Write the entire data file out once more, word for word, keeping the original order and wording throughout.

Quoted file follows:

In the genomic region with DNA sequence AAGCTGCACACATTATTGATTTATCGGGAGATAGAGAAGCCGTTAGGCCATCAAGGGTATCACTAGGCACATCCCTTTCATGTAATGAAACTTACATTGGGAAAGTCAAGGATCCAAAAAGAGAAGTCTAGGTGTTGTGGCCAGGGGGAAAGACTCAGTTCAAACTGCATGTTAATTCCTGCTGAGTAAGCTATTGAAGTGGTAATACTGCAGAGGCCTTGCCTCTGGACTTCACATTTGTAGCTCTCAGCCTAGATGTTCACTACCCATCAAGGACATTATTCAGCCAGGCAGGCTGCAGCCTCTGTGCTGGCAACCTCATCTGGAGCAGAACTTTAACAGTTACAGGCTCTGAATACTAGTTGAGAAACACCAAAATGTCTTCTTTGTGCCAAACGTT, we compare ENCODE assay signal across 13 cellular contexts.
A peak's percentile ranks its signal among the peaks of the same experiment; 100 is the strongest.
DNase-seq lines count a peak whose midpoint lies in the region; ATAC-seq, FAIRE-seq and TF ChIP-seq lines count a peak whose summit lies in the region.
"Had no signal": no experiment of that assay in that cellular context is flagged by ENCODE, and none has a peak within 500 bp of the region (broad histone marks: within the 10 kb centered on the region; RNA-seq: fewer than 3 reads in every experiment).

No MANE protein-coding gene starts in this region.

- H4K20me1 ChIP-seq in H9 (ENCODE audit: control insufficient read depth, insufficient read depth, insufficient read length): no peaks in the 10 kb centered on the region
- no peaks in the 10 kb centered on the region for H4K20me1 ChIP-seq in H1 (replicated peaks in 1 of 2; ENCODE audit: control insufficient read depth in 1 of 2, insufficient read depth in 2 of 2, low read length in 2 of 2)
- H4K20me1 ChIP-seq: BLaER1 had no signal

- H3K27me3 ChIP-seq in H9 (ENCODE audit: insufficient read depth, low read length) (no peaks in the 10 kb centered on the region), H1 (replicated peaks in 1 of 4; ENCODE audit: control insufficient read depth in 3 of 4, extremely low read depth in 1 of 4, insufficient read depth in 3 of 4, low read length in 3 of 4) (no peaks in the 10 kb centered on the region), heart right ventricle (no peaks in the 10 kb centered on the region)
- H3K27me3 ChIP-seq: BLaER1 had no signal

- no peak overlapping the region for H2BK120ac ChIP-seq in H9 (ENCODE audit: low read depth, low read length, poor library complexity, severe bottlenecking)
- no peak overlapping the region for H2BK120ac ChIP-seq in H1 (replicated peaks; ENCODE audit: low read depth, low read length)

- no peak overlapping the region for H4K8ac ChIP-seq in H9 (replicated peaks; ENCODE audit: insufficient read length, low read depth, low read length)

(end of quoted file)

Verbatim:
In the genomic region with DNA sequence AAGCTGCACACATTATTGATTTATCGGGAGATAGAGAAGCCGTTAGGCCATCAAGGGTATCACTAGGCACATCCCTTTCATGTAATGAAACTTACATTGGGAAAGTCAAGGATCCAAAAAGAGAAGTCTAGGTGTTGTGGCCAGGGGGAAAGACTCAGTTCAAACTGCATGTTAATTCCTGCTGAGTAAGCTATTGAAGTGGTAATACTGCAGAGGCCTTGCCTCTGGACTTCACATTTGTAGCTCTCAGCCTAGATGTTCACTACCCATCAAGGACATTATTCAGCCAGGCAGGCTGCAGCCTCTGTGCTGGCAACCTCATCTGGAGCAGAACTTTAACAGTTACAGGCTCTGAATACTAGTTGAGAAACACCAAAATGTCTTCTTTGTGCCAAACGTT, we compare ENCODE assay signal across 13 cellular contexts.
A peak's percentile ranks its signal among the peaks of the same experiment; 100 is the strongest.
DNase-seq lines count a peak whose midpoint lies in the region; ATAC-seq, FAIRE-seq and TF ChIP-seq lines count a peak whose summit lies in the region.
"Had no signal": no experiment of that assay in that cellular context is flagged by ENCODE, and none has a peak within 500 bp of the region (broad histone marks: within the 10 kb centered on the region; RNA-seq: fewer than 3 reads in every experiment).

No MANE protein-coding gene starts in this region.

- H4K20me1 ChIP-seq in H9 (ENCODE audit: control insufficient read depth, insufficient read depth, insufficient read length): no peaks in the 10 kb centered on the region
- no peaks in the 10 kb centered on the region for H4K20me1 ChIP-seq in H1 (replicated peaks in 1 of 2; ENCODE audit: control insufficient read depth in 1 of 2, insufficient read depth in 2 of 2, low read length in 2 of 2)
- H4K20me1 ChIP-seq: BLaER1 had no signal

- H3K27me3 ChIP-seq in H9 (ENCODE audit: insufficient read depth, low read length) (no peaks in the 10 kb centered on the region), H1 (replicated peaks in 1 of 4; ENCODE audit: control insufficient read depth in 3 of 4, extremely low read depth in 1 of 4, insufficient read depth in 3 of 4, low read length in 3 of 4) (no peaks in the 10 kb centered on the region), heart right ventricle (no peaks in the 10 kb centered on the region)
- H3K27me3 ChIP-seq: BLaER1 had no signal

- no peak overlapping the region for H2BK120ac ChIP-seq in H9 (ENCODE audit: low read depth, low read length, poor library complexity, severe bottlenecking)
- no peak overlapping the region for H2BK120ac ChIP-seq in H1 (replicated peaks; ENCODE audit: low read depth, low read length)

- no peak overlapping the region for H4K8ac ChIP-seq in H9 (replicated peaks; ENCODE audit: insufficient read length, low read depth, low read length)